Brussels, Apr. 2013: Han Hoogerbrugge, in the tradition of Ron English, Molly Crabapple and Bill Plympton, takes his playful yet politically charged art to the masses. For Art Brussels, the masses will be those gathered for Belgium’s established art fair.
At other times, the Dutch artist, illustrator and animator predominantly works with widely accessible forums online. His introspective Modern Living/Neurotica series ran on its own website from 1998-2001, followed by Nails (2002-2007), Hotel (2004-06) and now the ongoing, daily, absurdist online comic Pro Stress 2.0. Each of these projects follows Hoogerbrugge’s roving interests in the psychology and manifestations of power – as it is expressed, created and abused. His surreal, self-deprecating self-portraits are simultaneously charming and unsettling.
Another of Hoogerbrugge’s cherished topics is the work by James Ensor, whose politically expressionistic paintings have influenced his own. For Art Brussels, Hoogerbrugge, commissioned by the Land Rover Belgium, will screen a video recreation of an Ensor painting inside a customized SUV.
Han Hoogerbrugge, La Grande F+¬te des Voyeurs; foto Aad Hoogendoorn.
AFH: How does your work for Art Brussels relate to James Ensor's surreal, satirical paintings?
HH: I am screening a video inside the Range Rover that recreates James Ensor’s Christ’s Entry into Brussels in 1889. In Ensor’s painting, there is a big crowd and a really small Jesus. Its more about the group than him. I’ve done that too. My crowd includes Putin, Warhol, Kadafi, the Dutch Queen, the British Queen, Warhol, Dali, The Pope and a lot of sexy ladies.
AFH: The old Pope or the new one?
HH: The old one.
AFH: Why put Putin and Warhol together? Is this a dinner-party that you think would work?
HH: I would love to be there.
AFH: No, I don’t think that you would.
HH: You’re probably right.
Han Hoogerbrugge, Parade; Courtesy of the artist.
AFH: What about the Range Rover that you’ve customized for Art Brussels? What are your associations with the car? I, as an American, associate them with a particular demographic. The car signifies, for me, a smug, conspicuously stable suburban aesthetic. It is a car designed to broadcast the driver's affluence and (relative) maturity. How does this relate to collectors, who are buying inherently impractical and potentially daring objects when they purchase art? What does a Range Rover mean for artists, whose lives are usually pretty financially and practically unstable?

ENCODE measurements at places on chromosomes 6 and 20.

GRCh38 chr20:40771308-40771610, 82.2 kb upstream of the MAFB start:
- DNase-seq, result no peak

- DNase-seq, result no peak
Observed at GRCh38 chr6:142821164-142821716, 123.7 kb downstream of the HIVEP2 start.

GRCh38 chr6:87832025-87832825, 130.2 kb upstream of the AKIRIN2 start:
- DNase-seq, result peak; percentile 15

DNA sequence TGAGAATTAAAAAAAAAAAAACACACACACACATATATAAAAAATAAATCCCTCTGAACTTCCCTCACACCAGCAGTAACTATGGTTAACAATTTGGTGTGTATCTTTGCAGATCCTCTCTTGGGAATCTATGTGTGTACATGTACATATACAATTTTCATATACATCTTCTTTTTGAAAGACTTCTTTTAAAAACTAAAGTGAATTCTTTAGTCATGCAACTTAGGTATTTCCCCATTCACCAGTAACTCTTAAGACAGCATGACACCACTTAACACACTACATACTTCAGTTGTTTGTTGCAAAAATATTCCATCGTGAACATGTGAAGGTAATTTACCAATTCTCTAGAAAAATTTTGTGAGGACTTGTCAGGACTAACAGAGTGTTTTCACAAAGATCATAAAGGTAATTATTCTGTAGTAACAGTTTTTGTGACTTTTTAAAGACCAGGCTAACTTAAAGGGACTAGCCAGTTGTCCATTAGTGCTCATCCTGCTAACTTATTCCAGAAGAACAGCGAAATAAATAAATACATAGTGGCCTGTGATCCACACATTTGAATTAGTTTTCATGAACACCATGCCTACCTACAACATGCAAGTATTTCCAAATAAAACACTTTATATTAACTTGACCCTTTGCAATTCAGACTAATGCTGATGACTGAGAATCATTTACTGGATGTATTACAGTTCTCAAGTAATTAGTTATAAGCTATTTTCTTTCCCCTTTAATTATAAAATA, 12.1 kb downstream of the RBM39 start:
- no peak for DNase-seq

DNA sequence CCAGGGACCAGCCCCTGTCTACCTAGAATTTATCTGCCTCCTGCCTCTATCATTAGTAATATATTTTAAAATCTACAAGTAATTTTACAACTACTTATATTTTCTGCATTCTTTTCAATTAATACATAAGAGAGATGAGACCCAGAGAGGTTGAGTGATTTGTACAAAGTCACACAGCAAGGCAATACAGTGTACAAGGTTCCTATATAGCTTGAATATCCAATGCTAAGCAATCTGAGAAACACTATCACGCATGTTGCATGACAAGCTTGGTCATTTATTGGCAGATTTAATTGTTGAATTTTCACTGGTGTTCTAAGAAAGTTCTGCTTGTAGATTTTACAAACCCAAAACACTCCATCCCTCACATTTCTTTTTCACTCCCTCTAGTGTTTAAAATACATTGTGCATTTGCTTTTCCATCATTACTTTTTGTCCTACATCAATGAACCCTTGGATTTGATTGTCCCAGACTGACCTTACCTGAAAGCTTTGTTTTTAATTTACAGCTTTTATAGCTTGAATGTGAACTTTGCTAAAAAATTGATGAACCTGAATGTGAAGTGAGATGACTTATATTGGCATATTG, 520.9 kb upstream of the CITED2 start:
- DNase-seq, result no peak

HH: I don’t really know. To me, the cars that I like are the seventies muscle cars. Every modern car is ugly. I don’t know about the typical Range Rover driver but they seem to be about displays of money. I don’t like that. For this project, Range Rover is just a great way to showcase my art.
AFH: So it is just a vehicle?
AFH: How about the internet as a showcase? How does the evolution of the internet and internet art match your expectations and hopes from when the internet started? Are you disappointed or satisfied with the current state of the internet and its impact on art?
HH: I never felt that I was an internet artist doing internet art. I just saw the internet as a way to publish my work. I could have published it in a magazine, but the internet promised that millions and millions of people would see it. That hasn’t happened but that’s what brought me to it.
AFH: What has happened instead?
HH: People now just look at Twitter and Facebook. They don’t really look at websites. They look at links and then leave. They don’t explore.
AFH: What would reading the comic Pro Stress 2.0 every day tell me about you?
HH: I am not too sure what it says about me besides what I am interested in each day. I don’t think that it is about me. I try to make it about other topics. I used to make a regular animated series but that was too slow. Now, I do these cartoons as a warming up. It feels good to start the day by accomplishing something.
AFH: You often draw dictators in them. Which dictator or problematic political figure interests you most?
HH: Putin, Kadafi, Kim Jong-un. They’re all interesting because they’re all so stupid. Everyone is stupid but when they are stupid, then other people die. I think that they’re also very lonely people. The larger they get and the more power that they have, then the lonelier they become.
AFH: Do you think that all power corrupts?
HH: Yes. Absolutely. But, I don’t try to be political. I stay away from having an opinion. I never say, in my work, that anything is bad or better. I just try to create art that makes people see, for themselves, what is bad.
AFH: Are you a pessimist?
HH: I am definitely not a pessimist. I do think that people are bad. Everything is useless. Nothing we do means anything. When we are dead then we are just dead. That is it. But, that makes me happy.
ArtSlant would like to thank Han Hoogerbrugge, Henny de Man, and Bart Vanderbiesen for their assistance in making this interview possible.